Caires says his love for the community and his expertise in the fields of energy, finance and agriculture would make him an effective legislator. Of the many issues he plans to address if elected, Caires said investing in education, tackling inflation and improving the standard of leadership for Hawaii’s elected officials are his top three priorities. On the latter issue, he said, “I will work to strengthen the expectations of Hawaii’s leaders … a leader is someone who will gently raise you up so you can see forever.”

When asked about specific policy plans, Caires said his plans are forthcoming.

He said he would be laser-focused on inflation. “The forces of inflation are impacting our quality of life,” he said. As a senator, he said, “I would incentivize and invest in the evolution of economic structures in Hawaii for our people.” As for the issue of education, he said, “I have really big plans for our children. Investing in our keiki’s future is like building a Hawaiian fishpond — we can’t cut corners.”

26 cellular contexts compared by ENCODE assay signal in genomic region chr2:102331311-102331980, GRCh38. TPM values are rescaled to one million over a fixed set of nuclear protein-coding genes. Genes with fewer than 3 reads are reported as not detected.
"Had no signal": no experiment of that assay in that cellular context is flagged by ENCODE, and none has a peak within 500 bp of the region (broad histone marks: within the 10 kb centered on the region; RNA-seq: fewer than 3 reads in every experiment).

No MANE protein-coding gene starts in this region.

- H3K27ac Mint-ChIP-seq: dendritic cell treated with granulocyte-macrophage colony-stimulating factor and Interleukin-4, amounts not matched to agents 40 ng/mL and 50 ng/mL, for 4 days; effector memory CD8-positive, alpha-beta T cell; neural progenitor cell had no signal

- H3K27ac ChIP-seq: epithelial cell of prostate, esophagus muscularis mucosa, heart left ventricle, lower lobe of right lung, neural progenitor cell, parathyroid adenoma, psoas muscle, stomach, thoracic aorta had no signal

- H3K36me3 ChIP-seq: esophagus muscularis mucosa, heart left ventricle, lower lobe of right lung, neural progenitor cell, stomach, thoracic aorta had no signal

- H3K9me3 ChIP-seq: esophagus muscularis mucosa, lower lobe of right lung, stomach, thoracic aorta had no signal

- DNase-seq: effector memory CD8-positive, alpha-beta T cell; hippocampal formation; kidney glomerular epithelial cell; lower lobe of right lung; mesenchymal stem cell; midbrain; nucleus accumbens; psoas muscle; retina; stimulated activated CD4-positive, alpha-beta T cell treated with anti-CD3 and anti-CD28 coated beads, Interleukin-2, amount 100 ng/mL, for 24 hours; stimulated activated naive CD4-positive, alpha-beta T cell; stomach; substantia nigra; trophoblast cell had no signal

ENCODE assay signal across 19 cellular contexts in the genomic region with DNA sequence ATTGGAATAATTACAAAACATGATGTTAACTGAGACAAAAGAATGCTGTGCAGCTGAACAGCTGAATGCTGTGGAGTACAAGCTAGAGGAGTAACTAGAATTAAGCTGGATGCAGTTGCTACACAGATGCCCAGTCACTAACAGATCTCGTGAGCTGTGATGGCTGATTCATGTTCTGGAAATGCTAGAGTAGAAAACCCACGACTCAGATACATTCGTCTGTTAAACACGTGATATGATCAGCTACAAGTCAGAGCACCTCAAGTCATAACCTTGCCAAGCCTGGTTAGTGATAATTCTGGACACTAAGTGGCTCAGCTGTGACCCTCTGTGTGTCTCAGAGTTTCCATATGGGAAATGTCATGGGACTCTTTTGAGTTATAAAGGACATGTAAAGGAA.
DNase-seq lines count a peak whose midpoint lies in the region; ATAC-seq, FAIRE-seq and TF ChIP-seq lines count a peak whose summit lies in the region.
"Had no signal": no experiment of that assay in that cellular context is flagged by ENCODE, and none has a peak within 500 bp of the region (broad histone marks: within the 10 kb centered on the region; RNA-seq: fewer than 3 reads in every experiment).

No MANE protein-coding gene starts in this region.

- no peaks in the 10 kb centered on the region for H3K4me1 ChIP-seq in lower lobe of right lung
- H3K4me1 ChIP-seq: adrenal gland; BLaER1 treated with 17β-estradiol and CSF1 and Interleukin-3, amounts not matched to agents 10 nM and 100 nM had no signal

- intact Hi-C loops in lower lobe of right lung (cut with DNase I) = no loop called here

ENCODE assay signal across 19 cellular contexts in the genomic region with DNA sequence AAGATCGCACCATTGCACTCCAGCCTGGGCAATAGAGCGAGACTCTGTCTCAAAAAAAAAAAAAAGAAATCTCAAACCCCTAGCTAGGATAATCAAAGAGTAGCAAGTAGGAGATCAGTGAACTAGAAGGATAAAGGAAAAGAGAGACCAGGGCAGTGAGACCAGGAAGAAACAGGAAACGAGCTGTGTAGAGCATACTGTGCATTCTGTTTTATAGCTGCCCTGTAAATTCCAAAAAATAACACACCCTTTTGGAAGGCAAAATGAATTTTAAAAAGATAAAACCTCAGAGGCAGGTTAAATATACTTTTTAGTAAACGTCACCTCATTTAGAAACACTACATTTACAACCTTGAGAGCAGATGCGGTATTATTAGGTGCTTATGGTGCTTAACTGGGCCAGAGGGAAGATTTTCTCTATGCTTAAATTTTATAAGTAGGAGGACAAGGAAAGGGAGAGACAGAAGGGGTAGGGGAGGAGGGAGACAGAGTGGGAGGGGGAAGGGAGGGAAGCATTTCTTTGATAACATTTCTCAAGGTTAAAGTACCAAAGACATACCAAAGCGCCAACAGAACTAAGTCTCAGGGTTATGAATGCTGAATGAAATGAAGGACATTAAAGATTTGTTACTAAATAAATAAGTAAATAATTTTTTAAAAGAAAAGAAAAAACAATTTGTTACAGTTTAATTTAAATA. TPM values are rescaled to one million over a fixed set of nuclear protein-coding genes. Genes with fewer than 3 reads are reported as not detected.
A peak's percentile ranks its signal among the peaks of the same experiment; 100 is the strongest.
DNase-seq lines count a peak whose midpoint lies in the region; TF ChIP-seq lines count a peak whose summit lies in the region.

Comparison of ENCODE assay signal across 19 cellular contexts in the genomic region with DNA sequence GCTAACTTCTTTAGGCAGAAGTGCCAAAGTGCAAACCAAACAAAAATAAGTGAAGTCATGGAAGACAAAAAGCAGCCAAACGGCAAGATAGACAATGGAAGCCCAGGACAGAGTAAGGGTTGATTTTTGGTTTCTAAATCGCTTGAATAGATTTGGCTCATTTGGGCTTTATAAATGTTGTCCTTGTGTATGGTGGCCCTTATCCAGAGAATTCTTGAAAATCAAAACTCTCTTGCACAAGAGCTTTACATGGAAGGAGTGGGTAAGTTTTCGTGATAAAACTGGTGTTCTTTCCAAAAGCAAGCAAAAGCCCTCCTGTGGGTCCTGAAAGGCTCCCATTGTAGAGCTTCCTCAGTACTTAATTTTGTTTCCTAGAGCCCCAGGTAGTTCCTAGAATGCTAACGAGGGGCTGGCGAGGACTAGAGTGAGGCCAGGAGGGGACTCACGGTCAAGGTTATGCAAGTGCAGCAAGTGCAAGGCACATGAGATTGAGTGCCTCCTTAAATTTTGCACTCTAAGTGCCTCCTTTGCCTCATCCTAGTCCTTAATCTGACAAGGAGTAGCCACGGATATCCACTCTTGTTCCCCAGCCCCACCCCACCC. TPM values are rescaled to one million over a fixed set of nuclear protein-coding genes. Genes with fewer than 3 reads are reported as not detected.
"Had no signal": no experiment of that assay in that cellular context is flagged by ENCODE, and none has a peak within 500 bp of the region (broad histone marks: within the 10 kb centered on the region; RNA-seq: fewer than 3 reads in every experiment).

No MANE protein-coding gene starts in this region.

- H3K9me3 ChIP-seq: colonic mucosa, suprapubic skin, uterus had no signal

If he is elected this fall, Caires said he will bring new ideas and a fresh perspective to the state Senate. He said he will also work to ensure a better tomorrow for Hawaii’s future generations. At the end of the day, he said, “It’s all about the children.”


On Jan. 1, 2015, Lynn DeCoite was celebrating New Year’s Day with her family on Molokai when her phone rang. The caller was the late Rep. Mele Carroll, whom DeCoite had known for more than 20 years. Carroll said she was ill and asked if DeCoite would consider running for her House District 13 seat. A few weeks later, DeCoite was sworn in and served out the remainder of Carroll’s two-year term.